Courtesy of IWC

Inspired Word Café (IWC) has played an essential role in fostering the writing community throughout the Okanagan for nearly 12 years. Founded by self-proclaimed “business-man-turned-hippie-poet” Rawle James in 2009, the collective is an almost exclusively volunteer-run, not-for-profit society that organizes literary events including open mics, poetry slams, youth mentorship, workshops, and a monthly podcast. Seemingly against all odds, the tight-knit team at IWC, led by Erin Scott and Cole Mash, have managed to expand their reach and offerings over the past year with a poignant documentary, a new website, a podcast, and a dedicated focus on one of IWC’s key tenets: arts accessibility for all.

I sat down over Zoom with one of IWC’s collective members, producer, Shimshon Obadia (they/them), in order to learn more about IWC’s mission and future.

Courtesy of IWC

Arts Editor: I can remember going to the IWC a couple of years ago and it seemed like a really small, informal thing compared to what it is today. Tell me about how the IWC has evolved in recent times.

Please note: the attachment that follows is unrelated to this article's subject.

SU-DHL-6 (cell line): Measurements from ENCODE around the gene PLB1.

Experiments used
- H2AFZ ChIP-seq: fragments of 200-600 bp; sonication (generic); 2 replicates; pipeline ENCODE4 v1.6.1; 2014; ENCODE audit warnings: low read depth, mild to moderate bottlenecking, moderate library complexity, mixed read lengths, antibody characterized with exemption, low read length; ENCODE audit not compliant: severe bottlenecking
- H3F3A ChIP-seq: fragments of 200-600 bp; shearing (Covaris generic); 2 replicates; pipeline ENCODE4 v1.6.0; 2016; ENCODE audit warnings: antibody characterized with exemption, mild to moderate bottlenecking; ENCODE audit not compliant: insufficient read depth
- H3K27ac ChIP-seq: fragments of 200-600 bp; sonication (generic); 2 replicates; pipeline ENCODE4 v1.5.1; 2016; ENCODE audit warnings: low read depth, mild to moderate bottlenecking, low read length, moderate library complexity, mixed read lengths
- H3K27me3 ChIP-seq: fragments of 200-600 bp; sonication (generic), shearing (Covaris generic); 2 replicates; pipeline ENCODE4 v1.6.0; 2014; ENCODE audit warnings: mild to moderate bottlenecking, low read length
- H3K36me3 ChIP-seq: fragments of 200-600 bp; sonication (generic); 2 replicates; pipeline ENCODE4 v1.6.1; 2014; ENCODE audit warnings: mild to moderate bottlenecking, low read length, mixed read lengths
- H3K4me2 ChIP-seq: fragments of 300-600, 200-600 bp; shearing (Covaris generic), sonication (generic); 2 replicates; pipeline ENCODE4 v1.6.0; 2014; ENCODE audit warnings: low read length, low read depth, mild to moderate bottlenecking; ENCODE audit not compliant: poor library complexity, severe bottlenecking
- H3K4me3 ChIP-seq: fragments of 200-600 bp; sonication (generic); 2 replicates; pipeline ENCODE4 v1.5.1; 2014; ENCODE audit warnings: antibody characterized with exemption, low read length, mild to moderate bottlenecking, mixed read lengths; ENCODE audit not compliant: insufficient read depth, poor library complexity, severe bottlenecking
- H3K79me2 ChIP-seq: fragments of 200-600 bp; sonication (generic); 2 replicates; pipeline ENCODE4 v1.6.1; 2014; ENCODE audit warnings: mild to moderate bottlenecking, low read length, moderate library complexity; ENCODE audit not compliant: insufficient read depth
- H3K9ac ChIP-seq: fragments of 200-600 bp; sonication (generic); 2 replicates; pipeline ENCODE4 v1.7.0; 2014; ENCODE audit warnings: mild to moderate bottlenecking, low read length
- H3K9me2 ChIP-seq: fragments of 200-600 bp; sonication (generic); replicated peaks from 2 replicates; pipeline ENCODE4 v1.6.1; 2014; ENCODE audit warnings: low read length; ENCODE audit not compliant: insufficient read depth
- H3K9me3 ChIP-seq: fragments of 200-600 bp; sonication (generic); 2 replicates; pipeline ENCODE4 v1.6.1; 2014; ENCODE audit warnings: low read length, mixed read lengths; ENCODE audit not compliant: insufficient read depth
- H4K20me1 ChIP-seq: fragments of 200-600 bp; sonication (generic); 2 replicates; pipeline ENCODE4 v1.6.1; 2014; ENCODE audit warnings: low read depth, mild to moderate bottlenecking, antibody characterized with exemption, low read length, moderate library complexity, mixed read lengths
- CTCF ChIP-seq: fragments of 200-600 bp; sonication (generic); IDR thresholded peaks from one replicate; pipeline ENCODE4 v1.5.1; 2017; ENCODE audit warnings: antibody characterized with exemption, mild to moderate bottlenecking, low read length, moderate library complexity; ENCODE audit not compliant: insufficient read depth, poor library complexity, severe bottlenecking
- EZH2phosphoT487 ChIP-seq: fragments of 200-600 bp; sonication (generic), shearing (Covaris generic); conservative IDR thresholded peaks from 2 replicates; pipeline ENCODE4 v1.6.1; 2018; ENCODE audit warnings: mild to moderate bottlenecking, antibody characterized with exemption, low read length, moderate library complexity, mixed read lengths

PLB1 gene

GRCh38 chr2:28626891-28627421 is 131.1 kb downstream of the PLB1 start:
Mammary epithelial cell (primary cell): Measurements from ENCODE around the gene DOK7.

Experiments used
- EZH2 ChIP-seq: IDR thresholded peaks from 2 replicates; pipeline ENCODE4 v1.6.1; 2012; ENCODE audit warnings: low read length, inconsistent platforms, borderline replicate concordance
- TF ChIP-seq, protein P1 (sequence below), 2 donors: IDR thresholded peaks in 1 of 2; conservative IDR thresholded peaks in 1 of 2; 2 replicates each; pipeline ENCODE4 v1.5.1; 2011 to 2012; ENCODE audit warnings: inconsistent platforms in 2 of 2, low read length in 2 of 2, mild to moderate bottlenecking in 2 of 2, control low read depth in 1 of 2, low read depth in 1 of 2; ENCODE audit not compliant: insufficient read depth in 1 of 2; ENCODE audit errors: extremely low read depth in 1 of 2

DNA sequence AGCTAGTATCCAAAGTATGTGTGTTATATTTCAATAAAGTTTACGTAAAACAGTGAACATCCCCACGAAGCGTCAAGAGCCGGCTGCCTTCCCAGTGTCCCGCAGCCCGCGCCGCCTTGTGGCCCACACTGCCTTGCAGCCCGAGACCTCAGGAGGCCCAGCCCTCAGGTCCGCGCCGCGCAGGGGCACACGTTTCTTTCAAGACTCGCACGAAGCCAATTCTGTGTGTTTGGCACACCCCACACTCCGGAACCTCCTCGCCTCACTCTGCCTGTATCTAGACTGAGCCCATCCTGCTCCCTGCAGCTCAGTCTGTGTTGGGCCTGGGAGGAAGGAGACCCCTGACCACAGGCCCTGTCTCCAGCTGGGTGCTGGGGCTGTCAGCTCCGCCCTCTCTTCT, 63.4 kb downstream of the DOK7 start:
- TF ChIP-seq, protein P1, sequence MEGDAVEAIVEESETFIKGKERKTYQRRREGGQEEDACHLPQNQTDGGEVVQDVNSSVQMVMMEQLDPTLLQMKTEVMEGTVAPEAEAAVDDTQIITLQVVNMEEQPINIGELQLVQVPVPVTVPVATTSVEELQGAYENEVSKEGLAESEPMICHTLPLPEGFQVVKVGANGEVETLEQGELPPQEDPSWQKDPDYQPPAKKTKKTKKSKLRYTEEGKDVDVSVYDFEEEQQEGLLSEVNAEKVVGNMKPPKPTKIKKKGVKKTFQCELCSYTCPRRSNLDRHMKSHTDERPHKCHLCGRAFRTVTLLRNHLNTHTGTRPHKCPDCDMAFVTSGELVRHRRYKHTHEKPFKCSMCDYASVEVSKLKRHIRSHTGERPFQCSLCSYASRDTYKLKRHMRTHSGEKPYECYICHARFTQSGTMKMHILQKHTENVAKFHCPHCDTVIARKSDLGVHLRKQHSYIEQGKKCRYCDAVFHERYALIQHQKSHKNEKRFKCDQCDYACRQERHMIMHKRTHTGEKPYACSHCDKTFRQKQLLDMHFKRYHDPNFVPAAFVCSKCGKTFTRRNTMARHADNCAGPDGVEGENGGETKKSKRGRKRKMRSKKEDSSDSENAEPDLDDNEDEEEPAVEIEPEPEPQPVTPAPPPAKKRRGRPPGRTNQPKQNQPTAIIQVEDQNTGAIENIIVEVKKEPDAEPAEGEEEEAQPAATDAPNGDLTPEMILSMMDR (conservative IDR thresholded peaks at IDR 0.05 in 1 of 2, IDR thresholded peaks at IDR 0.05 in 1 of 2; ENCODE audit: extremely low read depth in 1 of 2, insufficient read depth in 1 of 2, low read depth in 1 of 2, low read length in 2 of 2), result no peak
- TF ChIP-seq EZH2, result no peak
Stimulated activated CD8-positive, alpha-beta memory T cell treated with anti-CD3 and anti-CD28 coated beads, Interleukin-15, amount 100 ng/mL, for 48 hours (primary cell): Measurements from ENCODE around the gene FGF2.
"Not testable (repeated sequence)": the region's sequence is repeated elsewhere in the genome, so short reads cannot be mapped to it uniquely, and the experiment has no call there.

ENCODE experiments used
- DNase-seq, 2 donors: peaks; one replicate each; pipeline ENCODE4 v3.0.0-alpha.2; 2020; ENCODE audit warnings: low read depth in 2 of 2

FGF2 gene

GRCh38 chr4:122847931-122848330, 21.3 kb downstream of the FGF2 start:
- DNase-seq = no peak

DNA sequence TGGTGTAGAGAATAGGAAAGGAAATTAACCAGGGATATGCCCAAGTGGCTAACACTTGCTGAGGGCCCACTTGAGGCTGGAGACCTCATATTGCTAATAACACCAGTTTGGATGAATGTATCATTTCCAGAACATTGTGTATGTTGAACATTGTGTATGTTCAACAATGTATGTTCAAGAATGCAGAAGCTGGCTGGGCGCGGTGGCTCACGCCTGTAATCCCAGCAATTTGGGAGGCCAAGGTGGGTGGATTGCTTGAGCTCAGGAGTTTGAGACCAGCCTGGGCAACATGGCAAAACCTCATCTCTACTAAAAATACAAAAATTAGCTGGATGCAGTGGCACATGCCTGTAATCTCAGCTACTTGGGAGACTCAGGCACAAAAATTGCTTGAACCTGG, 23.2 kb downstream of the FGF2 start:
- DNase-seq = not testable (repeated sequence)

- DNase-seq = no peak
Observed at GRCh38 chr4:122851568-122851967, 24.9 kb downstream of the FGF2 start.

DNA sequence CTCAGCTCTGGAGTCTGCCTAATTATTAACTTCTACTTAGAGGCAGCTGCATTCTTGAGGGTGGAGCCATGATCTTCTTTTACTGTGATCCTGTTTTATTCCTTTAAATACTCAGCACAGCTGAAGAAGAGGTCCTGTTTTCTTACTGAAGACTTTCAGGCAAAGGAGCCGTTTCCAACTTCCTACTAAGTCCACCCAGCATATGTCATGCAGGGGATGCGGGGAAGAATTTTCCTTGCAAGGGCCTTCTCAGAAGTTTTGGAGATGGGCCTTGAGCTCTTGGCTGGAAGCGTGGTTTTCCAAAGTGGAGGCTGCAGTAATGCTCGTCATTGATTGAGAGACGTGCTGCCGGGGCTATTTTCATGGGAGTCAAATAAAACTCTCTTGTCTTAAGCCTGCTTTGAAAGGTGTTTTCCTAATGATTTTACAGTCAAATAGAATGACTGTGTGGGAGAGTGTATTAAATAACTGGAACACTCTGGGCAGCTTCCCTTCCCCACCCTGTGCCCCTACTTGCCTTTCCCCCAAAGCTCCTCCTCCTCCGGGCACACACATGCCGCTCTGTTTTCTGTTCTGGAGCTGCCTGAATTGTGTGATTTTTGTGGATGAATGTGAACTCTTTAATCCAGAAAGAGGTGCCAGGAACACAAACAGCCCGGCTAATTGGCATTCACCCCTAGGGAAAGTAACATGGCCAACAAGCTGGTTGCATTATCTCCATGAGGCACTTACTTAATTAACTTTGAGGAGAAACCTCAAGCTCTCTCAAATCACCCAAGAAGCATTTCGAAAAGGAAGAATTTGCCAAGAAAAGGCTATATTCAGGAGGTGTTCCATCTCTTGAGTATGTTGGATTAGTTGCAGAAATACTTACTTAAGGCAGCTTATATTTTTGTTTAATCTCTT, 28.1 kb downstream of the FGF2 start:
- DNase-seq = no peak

It’s really been a community mentality where more and more people in the writing community in the Okanagan have wanted to see more of this kind of stuff, and we knew we could be the ones to make it happen—because if we don’t do it, who else will? From an outsider’s perspective, it might look like it’s happened suddenly, but really, from within we’ve been building up to this for a while.

We have a really great core group of people at IWC that was built starting with Rawle James, the founder, who then passed the reigns off to Erin Scott, our current executive director, and Cole Mash,  the managing director. In keeping with the community aspect of it all, they started to bring more and more people on board who were keen to help out in any way.